Kano, the British start-up who ran an enormously successful Kickstarter campaign in November/December last year have claimed that schools are allowing their Raspberry Pis to gather dust, without checking their facts first. This article, which appeared on the PC Pro website, contained this little gem from Alejandro Simon, Kano’s head of software:
“It wasn’t friendly for the teachers,” he said. “They received [Raspberry Pi] kits and massive instruction books and they weren’t prepared for it – so they were gathering dust.” “I don’t think it’s anyone’s fault – you can’t force ICT teachers to learn,” he added. “They aren’t going to know without guidance.”
Neither PC Pro nor Kano themselves had decided to talk to Eben Upton or anyone else at the Foundation before publication of the article. Their evidence is entirely anecdotal and they clearly haven’t looked very closely at the Google Pi boxes. I’ve seen Google Pis in-the-flesh, as it were, and I can assure you that they don’t contain ‘massive instruction books’ – on the contrary, they include a very concise, professionally-produced, how-to-get-started pamphlet.
“We do have good tracking on the vast majority of those,” he said. “The reason why I’m absolutely certain that, if there are some [kits] languishing on shelves they’re in a tiny minority, is because we’re required by Google to have very good visibility.”
He then goes onto explain the measures the Foundation has gone to to ensure that this tracking is carried out.
Unfortunately for Kano, they’ve decided to compound their initial mistake by offering this:
“We don’t think Raspberry Pi is gathering dust in general, just that particular ‘kit’ and documentation wasn’t used as it was supposed to.”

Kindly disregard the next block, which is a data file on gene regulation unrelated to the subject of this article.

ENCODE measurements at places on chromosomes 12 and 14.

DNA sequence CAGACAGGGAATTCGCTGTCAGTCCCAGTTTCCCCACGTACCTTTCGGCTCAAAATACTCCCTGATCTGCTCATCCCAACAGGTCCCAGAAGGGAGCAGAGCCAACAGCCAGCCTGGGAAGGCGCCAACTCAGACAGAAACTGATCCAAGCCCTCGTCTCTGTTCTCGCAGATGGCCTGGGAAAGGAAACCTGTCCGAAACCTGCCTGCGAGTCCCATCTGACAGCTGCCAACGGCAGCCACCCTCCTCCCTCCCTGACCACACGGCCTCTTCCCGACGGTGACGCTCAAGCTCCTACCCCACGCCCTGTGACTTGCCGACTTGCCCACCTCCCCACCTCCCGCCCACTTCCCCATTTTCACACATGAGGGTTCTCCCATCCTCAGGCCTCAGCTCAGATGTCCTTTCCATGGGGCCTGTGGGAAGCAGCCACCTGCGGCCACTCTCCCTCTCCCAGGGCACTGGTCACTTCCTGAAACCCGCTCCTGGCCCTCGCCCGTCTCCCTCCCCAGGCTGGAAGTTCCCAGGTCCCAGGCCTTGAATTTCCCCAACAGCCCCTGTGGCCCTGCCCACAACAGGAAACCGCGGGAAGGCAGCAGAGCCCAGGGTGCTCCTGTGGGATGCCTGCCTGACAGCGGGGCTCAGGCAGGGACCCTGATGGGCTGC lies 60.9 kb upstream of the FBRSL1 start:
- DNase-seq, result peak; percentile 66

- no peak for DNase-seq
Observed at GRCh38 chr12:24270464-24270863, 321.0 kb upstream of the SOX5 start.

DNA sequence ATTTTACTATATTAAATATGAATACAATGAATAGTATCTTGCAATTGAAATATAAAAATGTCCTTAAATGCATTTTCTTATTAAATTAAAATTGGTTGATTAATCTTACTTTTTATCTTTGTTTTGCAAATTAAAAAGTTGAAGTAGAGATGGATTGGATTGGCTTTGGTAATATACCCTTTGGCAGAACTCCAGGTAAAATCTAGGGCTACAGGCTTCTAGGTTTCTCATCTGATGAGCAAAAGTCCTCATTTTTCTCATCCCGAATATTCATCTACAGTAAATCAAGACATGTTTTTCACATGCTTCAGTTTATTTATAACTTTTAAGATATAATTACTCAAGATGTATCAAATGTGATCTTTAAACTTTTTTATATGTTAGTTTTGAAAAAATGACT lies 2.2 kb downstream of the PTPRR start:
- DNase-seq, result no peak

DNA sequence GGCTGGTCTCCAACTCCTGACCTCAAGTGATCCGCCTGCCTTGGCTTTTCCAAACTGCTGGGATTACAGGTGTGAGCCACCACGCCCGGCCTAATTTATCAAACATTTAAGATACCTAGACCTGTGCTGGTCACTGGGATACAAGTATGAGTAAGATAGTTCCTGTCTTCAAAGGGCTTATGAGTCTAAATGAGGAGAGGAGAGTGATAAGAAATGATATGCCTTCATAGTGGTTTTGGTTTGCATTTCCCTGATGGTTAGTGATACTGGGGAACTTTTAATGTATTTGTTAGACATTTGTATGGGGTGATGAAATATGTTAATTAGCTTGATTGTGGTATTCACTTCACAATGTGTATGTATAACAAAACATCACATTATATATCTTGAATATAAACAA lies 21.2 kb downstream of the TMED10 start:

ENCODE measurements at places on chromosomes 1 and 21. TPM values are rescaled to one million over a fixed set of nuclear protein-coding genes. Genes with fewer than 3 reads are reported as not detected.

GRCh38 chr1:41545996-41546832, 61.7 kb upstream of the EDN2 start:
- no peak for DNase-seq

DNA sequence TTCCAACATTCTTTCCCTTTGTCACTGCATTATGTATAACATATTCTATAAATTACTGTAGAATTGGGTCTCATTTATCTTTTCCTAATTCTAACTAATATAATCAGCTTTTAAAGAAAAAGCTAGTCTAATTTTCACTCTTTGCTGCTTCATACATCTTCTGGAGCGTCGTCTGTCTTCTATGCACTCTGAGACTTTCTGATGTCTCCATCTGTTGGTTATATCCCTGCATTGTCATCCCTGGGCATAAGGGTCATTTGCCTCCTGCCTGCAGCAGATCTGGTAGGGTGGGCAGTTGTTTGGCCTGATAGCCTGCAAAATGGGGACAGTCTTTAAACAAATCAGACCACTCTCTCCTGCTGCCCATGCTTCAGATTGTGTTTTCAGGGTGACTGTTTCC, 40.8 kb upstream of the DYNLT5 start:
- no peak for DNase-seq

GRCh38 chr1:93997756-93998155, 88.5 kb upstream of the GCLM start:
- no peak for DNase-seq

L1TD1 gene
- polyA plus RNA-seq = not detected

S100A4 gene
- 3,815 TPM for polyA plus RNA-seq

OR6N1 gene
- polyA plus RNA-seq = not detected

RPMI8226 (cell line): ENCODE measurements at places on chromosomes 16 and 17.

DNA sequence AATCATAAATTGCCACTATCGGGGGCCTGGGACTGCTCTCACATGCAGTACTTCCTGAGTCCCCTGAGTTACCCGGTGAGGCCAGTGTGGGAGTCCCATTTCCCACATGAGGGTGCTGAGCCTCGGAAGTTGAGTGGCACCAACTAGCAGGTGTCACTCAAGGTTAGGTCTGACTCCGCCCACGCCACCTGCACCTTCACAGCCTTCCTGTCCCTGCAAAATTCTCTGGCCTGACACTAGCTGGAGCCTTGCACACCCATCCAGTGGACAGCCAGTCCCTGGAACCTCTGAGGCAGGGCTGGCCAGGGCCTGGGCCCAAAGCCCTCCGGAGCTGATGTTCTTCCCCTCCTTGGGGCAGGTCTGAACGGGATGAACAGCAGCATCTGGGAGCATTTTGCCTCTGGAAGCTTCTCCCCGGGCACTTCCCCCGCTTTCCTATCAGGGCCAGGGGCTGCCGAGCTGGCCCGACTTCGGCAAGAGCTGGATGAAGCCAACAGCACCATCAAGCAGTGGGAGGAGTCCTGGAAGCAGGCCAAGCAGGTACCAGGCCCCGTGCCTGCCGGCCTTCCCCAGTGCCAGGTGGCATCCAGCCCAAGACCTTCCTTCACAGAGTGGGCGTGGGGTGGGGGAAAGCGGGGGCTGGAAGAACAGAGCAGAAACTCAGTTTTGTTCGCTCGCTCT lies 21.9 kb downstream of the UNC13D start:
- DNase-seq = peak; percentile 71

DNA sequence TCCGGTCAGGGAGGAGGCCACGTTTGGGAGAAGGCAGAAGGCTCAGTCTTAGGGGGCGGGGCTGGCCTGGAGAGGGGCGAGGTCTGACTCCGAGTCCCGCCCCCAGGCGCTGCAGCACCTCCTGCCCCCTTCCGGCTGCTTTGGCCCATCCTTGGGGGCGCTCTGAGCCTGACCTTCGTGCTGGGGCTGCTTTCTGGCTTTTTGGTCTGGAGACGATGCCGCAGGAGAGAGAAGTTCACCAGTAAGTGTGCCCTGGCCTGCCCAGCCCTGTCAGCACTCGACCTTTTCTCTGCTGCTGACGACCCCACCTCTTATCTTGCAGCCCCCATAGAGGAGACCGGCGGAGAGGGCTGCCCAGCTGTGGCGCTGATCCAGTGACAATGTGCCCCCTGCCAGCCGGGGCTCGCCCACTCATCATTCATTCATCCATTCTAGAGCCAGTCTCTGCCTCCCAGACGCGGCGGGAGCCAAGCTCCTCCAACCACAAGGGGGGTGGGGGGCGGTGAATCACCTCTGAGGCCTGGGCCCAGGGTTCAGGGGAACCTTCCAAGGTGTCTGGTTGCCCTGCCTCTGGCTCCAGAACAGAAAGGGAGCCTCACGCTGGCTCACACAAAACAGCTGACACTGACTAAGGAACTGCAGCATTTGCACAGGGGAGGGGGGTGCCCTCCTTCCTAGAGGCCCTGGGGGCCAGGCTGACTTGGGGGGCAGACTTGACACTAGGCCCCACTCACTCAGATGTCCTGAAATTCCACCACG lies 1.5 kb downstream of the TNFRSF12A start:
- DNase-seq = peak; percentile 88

Which is neither apology nor evidence that they have changed their minds or researched the issue any more than they did to begin with.
Although I broadly appreciate the work that Team Kano has done creating their product and funding it, and I like the look of their books and the kit itself, I’d like to point out to them that their product doesn’t guarantee to end up in the hands of kids. The kit is at a good price point that means that hobbyists and hackers will be attracted as well. One wonders how much of the $1.5 million raised represents kids getting hold of the product. I haven’t, I admit, asked them for an estimate, so I invite them to comment on this blog with statistics that show that their aim of getting their kit into kids’ hands is being met by their Kickstarter campaign. They have said in the original article that one school bought as many as 80 kits. Well, is this the tip-of-the-iceberg, or is this just a single case?
One hopes that, in future, they think carefully before effectively ‘biting the hand that feeds them’. Without the Foundation’s original goals, and without the amazing product they brought to market, the Kano kit simply would not exist. The Foundation is so open to questions and suggestions that Team Kano had ample opportunity to get their facts right – let’s hope they’ve learnt their lesson.
This is an opinion piece and, therefore, represents my opinion only. I have no affiliation to the Raspberry Pi Foundation, although I am a strong supporter of their mission to build up the next generation of programmers and hackers.
I am not a fan of the Kano. I feel that it became enormously popular because of some good marketing and product design. The heart is the Raspberry Pi and, although I think their documentation shows promise, it doesn’t make the Raspberry Pi any more user-friendly or kid-friendly by sheer virtue of being orange. I also think their keyboard is too small for long-term programming. But that’s just me!